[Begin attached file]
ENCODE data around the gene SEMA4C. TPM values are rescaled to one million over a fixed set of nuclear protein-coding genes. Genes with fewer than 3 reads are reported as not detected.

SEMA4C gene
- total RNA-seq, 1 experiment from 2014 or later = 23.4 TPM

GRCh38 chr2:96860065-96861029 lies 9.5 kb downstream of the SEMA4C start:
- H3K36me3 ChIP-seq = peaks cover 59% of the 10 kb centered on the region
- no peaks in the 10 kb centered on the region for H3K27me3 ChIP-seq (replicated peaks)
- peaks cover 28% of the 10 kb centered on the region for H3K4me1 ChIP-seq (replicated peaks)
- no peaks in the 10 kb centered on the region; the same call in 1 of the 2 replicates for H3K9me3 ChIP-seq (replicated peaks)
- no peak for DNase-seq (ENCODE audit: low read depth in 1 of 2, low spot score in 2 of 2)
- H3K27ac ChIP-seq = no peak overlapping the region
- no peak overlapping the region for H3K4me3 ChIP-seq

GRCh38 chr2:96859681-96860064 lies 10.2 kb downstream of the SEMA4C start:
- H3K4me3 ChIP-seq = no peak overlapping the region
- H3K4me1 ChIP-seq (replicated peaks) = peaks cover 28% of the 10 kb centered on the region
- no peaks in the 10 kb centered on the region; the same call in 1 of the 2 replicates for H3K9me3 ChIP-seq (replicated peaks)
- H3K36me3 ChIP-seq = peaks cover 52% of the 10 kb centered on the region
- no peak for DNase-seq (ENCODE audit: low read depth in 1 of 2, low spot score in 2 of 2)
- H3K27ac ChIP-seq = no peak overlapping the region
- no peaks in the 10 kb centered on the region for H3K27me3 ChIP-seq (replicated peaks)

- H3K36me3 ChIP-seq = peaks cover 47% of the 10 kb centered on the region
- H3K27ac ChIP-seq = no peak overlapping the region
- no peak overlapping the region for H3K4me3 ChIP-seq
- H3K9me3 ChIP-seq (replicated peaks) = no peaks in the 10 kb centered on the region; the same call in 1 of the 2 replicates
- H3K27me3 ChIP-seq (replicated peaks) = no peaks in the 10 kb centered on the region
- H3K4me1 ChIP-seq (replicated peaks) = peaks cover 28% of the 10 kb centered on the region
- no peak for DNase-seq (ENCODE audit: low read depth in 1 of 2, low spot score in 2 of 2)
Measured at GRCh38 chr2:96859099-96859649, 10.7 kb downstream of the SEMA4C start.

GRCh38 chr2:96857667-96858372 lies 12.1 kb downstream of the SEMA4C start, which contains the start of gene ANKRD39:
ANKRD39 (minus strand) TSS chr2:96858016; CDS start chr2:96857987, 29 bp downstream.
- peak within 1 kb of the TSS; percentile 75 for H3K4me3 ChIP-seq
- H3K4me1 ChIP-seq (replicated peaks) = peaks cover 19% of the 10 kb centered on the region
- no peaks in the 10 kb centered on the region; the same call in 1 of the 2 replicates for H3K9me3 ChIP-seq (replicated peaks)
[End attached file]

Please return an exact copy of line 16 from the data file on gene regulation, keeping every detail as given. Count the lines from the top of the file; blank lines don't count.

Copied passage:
- H3K36me3 ChIP-seq = peaks cover 52% of the 10 kb centered on the region